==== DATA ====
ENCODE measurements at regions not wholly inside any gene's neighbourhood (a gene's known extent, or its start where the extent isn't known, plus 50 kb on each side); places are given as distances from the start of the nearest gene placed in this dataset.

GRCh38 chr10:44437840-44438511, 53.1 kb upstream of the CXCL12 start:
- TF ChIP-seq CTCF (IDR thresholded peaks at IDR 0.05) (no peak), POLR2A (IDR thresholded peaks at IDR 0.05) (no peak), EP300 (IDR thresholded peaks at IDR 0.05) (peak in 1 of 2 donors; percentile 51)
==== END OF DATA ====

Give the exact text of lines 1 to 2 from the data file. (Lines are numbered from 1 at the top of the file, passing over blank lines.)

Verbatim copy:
ENCODE measurements at regions not wholly inside any gene's neighbourhood (a gene's known extent, or its start where the extent isn't known, plus 50 kb on each side); places are given as distances from the start of the nearest gene placed in this dataset.

GRCh38 chr10:44437840-44438511, 53.1 kb upstream of the CXCL12 start: